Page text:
"Nowadays it is fashionable to talk about race or gender; the uncool subject is class."

bell hooks (2000).  Where we stand: Class matters.  New York: Routledge.

In 1990, the average cost of tuition for one year of graduate training was $4,135 (U.S. Department of Education, 2019).  By 2018, that cost had risen to $18,947 (U.S. Department of Education, 2019).  When adjusted to reflect the value of the dollar in 2017-2018, a student in 1990 would have paid $8,080 for one year of graduate tuition and a student in 2018 would have paid $18,947.  This represents an increase of 134% in the cost of tuition over 28 years.  Meanwhile, median household income over the same time period rose just 4% (U.S. Department of Education, 2018).  Thus, today’s graduate students face an economic reality in which wages have remained relatively stagnant while the cost of education and living have increased dramatically. 

 

The counseling profession has a rich history of promoting awareness of, and respect for, issues pertaining to multiculturalism, diversity, and social justice.  Counselors are called to be cognizant of the ways in which constructs such as race, ethnicity, gender, sexual orientation, religious identity, and social class influence an individual's experience of the world and their encounters with privilege and oppression.  Similarly, counselor educators are called to pay attention to the experiences of their students with respect to race, ethnicity, gender, sexual orientation, religious identity, and social class and to work to reduce privilege and oppression in their own programmatic and institutional structures.  Indeed, a great deal of attention has been paid in the counseling literature to how issues of privilege and oppression based on race, ethnicity, gender, sexual orientation, and religious identity affect the experiences of students in training programs.  Yet comparatively little attention has been paid to how issues of privilege and oppression based on social class affect students in training.  Given the widening economic disparities in society and the increasing cost of graduate training, it is important for counselor educators to understand the economic realities of their students and examine the ways in which the structure of their training programs may create obstacles for all but the most economically privileged.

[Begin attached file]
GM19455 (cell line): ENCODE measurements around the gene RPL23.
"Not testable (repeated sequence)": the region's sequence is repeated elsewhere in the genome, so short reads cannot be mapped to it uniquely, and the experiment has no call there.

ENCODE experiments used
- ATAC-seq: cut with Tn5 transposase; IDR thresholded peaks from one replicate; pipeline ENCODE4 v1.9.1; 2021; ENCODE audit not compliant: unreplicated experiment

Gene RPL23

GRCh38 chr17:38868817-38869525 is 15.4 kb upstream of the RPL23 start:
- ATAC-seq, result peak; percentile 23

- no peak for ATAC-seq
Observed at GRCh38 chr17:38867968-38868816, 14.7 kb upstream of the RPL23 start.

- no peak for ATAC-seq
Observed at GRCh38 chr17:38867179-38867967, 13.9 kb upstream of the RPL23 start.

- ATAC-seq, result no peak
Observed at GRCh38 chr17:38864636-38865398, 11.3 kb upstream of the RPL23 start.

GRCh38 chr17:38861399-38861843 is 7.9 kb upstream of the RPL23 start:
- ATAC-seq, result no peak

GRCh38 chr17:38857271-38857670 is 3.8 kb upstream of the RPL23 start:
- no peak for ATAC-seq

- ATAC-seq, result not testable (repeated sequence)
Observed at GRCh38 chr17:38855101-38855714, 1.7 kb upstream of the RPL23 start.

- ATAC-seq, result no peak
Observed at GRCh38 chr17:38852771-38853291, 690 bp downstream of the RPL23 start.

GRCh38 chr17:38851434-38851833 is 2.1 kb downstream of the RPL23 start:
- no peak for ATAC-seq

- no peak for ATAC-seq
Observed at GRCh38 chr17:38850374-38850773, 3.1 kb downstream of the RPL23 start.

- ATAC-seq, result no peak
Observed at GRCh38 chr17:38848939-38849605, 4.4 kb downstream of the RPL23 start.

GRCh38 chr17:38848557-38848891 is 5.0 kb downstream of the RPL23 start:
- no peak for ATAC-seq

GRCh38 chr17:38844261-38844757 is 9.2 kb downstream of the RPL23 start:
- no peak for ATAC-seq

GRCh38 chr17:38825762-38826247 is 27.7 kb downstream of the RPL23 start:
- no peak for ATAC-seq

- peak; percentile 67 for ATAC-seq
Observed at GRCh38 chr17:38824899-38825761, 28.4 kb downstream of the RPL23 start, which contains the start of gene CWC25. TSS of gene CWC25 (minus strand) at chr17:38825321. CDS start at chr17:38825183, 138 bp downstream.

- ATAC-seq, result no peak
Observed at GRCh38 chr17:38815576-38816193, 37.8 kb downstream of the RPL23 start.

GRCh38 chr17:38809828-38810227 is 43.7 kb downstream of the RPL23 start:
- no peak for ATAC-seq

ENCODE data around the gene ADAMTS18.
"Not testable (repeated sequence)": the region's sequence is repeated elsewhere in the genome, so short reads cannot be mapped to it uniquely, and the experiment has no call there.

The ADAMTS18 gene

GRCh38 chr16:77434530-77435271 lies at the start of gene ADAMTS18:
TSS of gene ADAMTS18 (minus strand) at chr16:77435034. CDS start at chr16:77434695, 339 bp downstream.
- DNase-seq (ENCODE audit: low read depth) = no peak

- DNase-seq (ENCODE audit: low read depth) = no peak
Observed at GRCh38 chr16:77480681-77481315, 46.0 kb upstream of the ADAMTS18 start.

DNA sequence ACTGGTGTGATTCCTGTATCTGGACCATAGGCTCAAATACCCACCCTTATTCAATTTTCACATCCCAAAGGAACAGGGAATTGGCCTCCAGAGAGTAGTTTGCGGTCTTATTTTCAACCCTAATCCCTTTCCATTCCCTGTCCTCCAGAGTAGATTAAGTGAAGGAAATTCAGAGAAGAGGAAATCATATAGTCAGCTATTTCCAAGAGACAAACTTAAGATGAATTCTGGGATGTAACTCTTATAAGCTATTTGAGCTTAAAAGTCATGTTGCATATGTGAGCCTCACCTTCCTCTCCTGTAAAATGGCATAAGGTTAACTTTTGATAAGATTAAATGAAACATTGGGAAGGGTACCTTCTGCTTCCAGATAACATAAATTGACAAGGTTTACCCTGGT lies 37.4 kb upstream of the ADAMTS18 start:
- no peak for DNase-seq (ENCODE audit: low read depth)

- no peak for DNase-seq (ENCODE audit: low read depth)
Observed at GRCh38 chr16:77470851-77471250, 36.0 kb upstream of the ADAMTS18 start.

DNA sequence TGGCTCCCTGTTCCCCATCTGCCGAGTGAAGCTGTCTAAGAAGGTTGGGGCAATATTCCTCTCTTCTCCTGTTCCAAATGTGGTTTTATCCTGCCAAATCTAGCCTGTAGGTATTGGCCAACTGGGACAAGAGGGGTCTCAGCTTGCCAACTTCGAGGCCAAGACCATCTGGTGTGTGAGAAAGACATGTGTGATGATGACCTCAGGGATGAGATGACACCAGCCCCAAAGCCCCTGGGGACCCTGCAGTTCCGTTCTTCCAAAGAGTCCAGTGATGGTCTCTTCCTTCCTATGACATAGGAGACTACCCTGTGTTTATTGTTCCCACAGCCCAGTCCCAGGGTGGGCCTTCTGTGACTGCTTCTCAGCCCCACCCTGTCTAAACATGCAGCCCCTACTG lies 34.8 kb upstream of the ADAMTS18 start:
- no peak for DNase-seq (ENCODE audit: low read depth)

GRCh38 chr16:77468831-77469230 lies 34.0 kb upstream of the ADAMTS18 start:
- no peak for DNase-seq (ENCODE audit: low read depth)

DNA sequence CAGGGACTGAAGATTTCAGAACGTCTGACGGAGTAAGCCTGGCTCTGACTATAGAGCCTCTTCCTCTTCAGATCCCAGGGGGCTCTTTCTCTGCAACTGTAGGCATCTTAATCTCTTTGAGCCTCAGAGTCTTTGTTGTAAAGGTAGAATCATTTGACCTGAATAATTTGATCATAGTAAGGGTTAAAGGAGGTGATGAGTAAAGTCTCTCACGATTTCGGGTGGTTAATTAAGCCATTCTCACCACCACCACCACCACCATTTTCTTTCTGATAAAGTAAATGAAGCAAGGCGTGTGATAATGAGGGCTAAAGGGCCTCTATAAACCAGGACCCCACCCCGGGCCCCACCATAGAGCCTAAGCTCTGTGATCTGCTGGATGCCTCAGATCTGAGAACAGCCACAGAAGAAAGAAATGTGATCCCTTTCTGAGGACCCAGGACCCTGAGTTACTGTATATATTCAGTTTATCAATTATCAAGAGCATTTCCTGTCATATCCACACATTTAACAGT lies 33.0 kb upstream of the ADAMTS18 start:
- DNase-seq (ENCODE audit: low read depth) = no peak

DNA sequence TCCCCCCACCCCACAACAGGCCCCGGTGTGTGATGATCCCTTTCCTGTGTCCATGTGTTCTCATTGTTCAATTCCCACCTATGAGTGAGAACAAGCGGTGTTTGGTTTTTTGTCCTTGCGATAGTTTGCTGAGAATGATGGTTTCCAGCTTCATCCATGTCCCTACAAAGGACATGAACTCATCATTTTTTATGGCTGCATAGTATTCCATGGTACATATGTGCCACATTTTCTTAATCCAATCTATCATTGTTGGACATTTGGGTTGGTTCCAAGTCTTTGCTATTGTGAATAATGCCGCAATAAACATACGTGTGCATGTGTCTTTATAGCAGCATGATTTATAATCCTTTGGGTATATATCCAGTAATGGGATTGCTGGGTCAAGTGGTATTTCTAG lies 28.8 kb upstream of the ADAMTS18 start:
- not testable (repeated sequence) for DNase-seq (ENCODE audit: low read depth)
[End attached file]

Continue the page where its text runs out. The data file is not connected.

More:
References

U.S. Department of Education, Institution of Education Sciences, National Center for Education Statistics (2018).  Table 102.30: Median household income by state: Selected years 1990 through 2017.  In U.S. Department of Education, National Center for Education Statistics (Ed.), Digest of Education Statistics (2018 ed.).  Retrieved from https://nces.ed.gov/programs/digest/d18/tables/dt18_102.30.asp

U.S. Department of Education, Institute of Education Sciences, National Center for Education Statistics (2019).  Table 330.50: Average graduate tuition and required fees in degree-granting postsecondary institutions, by control of institution and percentile of charges: 1989-90 through 2017-18.  In U.S. Department of Education, National Center for Education Statistics (Ed.), Digest of Education Statistics (2019 ed.).  Retrieved from https://nces.ed.gov/programs/digest/d18/tables/dt18_330.50.asp?current=yes

"To challenge racism or sexism or both without linking these systems to economic structures of exploitation and our collective participation in the upholding and maintenance of such structures, however marginal that engagement may be, is ultimately to betray a vision of justice for all."

bell hooks (2000).  Where we stand: Class matters.  New York: Routledge. 

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